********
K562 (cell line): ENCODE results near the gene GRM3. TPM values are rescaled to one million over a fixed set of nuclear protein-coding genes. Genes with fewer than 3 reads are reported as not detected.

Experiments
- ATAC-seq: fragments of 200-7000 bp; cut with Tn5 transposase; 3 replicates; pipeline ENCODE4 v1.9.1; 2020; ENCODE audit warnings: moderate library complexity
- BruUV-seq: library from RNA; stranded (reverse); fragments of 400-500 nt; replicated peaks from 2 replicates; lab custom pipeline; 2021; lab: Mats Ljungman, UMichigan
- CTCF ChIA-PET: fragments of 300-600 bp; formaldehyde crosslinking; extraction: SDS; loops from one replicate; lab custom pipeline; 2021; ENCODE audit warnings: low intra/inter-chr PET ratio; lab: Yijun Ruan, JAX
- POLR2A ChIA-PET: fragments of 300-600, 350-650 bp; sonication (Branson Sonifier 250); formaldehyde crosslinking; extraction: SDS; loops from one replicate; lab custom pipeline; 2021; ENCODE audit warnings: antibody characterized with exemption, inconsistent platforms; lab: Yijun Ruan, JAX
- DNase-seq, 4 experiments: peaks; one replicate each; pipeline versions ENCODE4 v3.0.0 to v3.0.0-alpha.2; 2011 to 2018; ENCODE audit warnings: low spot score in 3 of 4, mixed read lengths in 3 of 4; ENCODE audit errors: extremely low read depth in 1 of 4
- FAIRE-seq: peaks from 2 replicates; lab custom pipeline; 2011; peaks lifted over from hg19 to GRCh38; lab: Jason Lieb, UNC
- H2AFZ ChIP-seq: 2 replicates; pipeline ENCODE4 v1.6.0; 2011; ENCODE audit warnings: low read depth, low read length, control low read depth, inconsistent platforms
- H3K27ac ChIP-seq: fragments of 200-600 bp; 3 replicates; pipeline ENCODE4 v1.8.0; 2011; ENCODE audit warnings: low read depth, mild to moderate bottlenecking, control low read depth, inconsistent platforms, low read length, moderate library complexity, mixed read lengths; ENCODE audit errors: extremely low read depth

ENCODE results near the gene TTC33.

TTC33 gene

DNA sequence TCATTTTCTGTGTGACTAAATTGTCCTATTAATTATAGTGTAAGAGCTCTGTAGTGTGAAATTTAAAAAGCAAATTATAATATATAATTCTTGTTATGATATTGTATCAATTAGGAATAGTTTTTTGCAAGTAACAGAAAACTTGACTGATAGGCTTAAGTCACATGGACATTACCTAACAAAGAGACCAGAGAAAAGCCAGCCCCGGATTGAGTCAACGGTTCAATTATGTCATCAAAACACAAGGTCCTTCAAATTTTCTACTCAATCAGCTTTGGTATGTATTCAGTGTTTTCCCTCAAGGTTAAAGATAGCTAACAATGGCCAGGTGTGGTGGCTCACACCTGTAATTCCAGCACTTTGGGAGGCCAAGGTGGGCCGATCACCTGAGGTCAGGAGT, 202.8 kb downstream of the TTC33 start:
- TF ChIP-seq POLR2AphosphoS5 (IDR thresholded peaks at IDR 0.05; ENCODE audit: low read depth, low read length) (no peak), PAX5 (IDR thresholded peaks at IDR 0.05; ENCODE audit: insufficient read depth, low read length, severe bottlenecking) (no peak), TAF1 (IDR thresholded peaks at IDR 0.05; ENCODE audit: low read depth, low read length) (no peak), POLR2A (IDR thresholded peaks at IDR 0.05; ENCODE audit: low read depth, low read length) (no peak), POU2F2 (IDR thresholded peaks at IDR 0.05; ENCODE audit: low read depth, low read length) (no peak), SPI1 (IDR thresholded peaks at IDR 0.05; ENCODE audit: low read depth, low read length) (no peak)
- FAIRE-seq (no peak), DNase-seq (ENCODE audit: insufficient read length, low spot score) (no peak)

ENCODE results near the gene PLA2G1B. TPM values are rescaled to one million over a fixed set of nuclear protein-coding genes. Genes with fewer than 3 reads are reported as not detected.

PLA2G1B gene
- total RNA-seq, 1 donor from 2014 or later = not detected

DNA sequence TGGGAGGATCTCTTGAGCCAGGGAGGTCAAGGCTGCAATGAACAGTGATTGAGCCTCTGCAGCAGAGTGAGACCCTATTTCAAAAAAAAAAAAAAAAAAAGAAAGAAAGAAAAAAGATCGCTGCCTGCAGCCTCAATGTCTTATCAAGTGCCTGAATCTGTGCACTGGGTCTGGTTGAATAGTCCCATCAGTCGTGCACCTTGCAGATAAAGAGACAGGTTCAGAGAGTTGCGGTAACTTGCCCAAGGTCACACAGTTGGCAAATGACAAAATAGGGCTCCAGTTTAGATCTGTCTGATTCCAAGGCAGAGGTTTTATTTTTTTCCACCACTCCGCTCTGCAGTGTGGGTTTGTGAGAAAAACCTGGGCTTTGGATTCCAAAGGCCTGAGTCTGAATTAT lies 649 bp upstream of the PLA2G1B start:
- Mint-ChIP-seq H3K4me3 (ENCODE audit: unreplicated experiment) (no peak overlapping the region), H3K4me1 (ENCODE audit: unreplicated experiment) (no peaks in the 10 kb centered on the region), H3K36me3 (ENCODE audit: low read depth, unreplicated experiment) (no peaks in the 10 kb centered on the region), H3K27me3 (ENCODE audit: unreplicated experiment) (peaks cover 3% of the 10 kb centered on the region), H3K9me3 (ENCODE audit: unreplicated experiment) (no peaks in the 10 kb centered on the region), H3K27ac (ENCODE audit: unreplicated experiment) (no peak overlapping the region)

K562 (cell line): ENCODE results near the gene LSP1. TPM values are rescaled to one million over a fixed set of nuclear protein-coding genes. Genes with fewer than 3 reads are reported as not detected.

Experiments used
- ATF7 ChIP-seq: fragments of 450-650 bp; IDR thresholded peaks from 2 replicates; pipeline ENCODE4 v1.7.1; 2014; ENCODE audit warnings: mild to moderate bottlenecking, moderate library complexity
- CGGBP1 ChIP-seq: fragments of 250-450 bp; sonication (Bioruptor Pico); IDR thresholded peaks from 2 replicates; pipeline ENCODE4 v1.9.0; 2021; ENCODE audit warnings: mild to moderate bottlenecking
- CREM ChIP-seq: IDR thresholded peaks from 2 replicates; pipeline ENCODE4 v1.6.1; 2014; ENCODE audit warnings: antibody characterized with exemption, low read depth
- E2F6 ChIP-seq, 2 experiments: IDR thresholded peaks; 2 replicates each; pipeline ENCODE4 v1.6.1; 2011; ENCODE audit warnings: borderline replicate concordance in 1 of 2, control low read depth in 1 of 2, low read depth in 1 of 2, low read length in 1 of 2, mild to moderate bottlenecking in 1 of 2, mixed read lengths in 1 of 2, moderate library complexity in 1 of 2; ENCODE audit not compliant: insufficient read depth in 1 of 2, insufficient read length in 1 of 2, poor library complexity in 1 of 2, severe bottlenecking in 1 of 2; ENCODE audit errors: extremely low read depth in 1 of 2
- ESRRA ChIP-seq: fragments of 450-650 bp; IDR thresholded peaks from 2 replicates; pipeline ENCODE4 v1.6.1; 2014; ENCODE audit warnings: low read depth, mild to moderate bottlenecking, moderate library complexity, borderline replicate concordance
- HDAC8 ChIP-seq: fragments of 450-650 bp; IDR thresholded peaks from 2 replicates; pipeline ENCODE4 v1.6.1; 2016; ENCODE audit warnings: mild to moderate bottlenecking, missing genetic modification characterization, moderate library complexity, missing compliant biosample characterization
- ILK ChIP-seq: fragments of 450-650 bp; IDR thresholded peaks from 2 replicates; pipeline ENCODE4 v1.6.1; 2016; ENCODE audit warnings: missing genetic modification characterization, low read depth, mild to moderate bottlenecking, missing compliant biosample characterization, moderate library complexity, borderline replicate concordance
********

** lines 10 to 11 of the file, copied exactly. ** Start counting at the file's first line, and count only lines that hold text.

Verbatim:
- H3K27ac ChIP-seq: fragments of 200-600 bp; 3 replicates; pipeline ENCODE4 v1.8.0; 2011; ENCODE audit warnings: low read depth, mild to moderate bottlenecking, control low read depth, inconsistent platforms, low read length, moderate library complexity, mixed read lengths; ENCODE audit errors: extremely low read depth

ENCODE results near the gene TTC33.